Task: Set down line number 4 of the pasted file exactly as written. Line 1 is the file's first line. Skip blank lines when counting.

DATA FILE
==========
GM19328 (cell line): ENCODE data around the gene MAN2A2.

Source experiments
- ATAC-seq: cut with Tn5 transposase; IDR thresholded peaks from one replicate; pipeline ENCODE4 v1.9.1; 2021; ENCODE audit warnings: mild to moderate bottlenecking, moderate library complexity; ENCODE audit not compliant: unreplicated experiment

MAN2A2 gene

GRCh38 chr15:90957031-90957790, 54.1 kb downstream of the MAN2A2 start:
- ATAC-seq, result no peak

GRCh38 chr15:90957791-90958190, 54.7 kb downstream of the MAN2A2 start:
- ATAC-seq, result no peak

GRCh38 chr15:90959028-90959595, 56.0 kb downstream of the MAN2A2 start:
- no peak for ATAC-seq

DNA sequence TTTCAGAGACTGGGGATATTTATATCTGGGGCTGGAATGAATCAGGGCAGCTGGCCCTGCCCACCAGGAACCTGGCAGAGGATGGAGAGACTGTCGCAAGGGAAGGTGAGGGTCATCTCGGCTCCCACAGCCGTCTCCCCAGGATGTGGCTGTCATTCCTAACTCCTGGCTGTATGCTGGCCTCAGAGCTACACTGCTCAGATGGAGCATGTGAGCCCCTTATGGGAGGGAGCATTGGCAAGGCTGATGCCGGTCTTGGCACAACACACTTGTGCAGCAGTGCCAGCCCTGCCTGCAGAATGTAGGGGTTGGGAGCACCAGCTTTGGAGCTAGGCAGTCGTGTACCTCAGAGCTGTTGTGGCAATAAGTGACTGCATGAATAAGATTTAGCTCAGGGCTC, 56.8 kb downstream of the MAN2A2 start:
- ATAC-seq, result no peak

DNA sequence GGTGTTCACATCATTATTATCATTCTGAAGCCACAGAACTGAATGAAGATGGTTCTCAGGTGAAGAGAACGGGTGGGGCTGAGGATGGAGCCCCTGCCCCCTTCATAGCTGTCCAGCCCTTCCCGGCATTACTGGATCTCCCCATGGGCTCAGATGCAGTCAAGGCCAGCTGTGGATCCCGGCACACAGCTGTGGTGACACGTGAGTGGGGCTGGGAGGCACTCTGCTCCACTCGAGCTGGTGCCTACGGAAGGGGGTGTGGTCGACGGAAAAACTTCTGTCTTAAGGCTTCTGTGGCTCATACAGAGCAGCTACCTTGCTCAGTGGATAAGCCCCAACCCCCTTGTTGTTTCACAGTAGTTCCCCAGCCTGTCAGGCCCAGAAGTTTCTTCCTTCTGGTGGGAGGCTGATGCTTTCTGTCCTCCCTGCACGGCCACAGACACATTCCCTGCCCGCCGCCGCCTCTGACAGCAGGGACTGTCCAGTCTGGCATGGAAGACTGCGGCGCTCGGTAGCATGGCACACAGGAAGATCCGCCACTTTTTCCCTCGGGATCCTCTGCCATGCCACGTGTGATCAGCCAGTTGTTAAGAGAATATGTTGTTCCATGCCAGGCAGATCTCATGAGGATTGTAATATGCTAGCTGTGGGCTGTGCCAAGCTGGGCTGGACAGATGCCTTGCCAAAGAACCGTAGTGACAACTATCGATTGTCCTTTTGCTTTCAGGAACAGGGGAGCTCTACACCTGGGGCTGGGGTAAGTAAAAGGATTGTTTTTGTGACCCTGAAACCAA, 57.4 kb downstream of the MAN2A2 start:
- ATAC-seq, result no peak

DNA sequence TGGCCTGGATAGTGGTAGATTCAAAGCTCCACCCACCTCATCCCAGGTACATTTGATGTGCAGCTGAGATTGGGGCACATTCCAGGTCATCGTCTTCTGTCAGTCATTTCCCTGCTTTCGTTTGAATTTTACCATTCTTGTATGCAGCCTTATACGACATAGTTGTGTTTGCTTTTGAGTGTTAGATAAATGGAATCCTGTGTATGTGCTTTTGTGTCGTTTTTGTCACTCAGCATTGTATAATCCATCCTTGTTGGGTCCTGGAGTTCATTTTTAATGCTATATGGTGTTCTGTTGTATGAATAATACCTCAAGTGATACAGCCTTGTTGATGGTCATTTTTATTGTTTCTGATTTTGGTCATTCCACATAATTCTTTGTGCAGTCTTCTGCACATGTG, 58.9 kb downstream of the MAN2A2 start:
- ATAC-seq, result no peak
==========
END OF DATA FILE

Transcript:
MAN2A2 gene